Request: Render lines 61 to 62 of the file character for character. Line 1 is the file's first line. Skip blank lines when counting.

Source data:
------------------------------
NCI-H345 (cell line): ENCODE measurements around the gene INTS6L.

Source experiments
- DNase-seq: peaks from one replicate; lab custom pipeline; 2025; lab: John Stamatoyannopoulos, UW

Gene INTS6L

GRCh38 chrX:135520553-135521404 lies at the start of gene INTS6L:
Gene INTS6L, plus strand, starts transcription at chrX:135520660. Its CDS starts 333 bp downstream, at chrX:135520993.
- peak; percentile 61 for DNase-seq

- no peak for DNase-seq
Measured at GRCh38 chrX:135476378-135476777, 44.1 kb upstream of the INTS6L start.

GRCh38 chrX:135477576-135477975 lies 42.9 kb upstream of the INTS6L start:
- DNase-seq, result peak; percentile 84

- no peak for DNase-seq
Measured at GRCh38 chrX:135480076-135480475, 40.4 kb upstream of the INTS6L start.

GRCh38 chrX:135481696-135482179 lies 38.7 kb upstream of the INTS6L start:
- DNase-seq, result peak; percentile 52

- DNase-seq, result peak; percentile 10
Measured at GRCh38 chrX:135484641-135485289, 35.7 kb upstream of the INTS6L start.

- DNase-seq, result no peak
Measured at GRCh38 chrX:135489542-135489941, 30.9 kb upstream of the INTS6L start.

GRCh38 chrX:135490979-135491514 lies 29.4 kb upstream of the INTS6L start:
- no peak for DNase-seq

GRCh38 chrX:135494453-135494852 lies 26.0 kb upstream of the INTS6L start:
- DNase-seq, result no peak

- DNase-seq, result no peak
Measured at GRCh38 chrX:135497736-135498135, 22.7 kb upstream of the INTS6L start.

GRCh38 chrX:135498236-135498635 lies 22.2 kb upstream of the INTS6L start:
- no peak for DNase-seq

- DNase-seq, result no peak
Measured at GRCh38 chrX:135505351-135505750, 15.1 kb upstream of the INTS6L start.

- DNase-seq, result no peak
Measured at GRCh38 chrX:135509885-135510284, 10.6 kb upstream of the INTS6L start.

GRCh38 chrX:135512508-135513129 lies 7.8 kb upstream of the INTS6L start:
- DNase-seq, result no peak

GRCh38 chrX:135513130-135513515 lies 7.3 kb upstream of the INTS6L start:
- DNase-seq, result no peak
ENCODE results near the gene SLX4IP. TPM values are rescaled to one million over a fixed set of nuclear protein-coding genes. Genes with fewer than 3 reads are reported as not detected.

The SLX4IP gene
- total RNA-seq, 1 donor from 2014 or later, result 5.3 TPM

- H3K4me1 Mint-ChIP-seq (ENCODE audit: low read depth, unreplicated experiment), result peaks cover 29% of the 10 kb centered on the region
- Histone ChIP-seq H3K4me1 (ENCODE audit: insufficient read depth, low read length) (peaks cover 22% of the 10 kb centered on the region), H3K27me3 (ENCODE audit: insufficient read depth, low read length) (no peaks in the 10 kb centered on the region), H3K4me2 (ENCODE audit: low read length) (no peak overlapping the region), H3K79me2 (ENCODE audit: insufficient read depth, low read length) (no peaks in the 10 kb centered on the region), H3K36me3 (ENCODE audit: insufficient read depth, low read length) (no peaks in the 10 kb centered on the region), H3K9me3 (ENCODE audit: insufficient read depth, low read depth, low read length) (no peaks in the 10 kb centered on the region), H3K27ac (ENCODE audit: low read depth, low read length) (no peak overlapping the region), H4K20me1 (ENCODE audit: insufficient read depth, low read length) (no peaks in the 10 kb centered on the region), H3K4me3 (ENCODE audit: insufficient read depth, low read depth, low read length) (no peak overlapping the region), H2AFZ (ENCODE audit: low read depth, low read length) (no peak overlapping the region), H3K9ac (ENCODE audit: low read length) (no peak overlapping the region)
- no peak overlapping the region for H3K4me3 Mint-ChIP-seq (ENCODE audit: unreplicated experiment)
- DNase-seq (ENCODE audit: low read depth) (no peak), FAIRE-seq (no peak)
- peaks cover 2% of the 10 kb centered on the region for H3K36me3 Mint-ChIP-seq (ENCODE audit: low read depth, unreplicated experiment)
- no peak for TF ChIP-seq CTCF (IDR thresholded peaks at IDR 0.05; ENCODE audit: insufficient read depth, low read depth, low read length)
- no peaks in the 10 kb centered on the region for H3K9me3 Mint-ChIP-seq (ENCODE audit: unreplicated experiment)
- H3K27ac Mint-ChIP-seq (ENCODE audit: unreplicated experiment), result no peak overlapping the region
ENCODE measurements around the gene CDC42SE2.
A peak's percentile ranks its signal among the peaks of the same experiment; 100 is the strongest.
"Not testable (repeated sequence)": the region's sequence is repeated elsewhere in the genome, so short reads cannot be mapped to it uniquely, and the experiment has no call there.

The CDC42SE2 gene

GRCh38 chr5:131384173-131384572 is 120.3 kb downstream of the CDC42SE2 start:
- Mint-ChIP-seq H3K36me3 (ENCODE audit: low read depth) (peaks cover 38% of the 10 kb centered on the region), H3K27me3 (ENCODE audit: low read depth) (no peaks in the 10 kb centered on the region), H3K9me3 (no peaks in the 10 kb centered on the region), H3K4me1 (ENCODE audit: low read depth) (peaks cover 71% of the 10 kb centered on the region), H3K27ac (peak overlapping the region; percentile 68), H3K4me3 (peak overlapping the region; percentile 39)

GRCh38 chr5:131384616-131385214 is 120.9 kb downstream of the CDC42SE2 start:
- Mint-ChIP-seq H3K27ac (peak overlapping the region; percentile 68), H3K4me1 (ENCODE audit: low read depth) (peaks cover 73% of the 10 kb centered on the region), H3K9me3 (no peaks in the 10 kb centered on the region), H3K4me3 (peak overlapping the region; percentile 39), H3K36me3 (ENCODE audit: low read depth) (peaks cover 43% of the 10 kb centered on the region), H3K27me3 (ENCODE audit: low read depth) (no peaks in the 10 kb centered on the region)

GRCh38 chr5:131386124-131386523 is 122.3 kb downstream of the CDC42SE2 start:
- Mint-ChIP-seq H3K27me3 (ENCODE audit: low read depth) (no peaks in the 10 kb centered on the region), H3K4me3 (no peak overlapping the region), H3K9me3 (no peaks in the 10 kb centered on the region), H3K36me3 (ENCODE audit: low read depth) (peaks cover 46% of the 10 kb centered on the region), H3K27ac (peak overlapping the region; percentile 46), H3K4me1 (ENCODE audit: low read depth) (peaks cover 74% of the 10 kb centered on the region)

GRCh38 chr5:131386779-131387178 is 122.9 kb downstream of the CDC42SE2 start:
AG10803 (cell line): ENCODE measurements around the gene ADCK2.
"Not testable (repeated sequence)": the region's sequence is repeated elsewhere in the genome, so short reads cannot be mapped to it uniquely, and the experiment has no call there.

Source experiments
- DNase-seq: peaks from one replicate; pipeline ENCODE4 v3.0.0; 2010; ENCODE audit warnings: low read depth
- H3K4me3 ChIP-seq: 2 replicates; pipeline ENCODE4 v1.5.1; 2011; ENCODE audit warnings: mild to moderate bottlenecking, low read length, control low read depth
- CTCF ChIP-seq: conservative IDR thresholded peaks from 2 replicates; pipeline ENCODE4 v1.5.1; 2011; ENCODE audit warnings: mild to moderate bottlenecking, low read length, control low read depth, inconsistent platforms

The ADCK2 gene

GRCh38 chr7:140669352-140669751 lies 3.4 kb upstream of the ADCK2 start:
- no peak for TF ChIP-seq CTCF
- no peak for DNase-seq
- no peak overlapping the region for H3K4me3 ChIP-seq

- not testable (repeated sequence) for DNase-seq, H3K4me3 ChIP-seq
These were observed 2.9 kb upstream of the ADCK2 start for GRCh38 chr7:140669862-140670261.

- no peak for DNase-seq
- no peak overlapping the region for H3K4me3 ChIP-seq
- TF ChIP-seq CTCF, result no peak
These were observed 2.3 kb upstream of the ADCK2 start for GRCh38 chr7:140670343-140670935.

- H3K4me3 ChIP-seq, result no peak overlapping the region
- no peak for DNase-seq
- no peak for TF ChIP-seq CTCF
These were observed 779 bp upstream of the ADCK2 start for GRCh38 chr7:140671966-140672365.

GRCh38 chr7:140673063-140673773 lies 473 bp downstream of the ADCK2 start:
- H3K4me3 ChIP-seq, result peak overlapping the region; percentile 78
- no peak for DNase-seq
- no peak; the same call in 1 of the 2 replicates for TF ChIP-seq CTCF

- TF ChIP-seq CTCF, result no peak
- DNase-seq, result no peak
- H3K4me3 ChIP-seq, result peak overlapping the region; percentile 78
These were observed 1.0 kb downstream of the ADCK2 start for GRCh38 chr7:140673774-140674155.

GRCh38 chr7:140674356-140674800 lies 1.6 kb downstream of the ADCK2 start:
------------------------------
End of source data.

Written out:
- DNase-seq: peaks from one replicate; pipeline ENCODE4 v3.0.0; 2010; ENCODE audit warnings: low read depth
- H3K4me3 ChIP-seq: 2 replicates; pipeline ENCODE4 v1.5.1; 2011; ENCODE audit warnings: mild to moderate bottlenecking, low read length, control low read depth